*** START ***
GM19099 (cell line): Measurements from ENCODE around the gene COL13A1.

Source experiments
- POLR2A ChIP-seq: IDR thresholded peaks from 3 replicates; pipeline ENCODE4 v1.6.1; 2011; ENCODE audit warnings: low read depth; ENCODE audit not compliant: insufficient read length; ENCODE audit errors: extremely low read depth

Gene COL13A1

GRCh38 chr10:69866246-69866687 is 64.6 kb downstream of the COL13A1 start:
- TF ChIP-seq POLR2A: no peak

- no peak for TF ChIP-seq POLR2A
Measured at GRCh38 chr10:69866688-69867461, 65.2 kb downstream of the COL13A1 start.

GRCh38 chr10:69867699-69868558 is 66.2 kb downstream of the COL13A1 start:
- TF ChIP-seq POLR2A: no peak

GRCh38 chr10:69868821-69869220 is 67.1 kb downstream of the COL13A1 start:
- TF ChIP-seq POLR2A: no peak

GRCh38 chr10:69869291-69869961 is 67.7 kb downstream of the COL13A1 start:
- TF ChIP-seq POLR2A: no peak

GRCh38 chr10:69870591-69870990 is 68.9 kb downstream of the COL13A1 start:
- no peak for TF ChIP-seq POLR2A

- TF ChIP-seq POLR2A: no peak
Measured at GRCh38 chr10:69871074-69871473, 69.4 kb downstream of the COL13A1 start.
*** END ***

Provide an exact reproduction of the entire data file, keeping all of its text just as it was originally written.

GM19099 (cell line): Measurements from ENCODE around the gene COL13A1.

Source experiments
- POLR2A ChIP-seq: IDR thresholded peaks from 3 replicates; pipeline ENCODE4 v1.6.1; 2011; ENCODE audit warnings: low read depth; ENCODE audit not compliant: insufficient read length; ENCODE audit errors: extremely low read depth

Gene COL13A1

GRCh38 chr10:69866246-69866687 is 64.6 kb downstream of the COL13A1 start:
- TF ChIP-seq POLR2A: no peak

- no peak for TF ChIP-seq POLR2A
Measured at GRCh38 chr10:69866688-69867461, 65.2 kb downstream of the COL13A1 start.

GRCh38 chr10:69867699-69868558 is 66.2 kb downstream of the COL13A1 start:
- TF ChIP-seq POLR2A: no peak

GRCh38 chr10:69868821-69869220 is 67.1 kb downstream of the COL13A1 start:
- TF ChIP-seq POLR2A: no peak

GRCh38 chr10:69869291-69869961 is 67.7 kb downstream of the COL13A1 start:
- TF ChIP-seq POLR2A: no peak

GRCh38 chr10:69870591-69870990 is 68.9 kb downstream of the COL13A1 start:
- no peak for TF ChIP-seq POLR2A

- TF ChIP-seq POLR2A: no peak
Measured at GRCh38 chr10:69871074-69871473, 69.4 kb downstream of the COL13A1 start.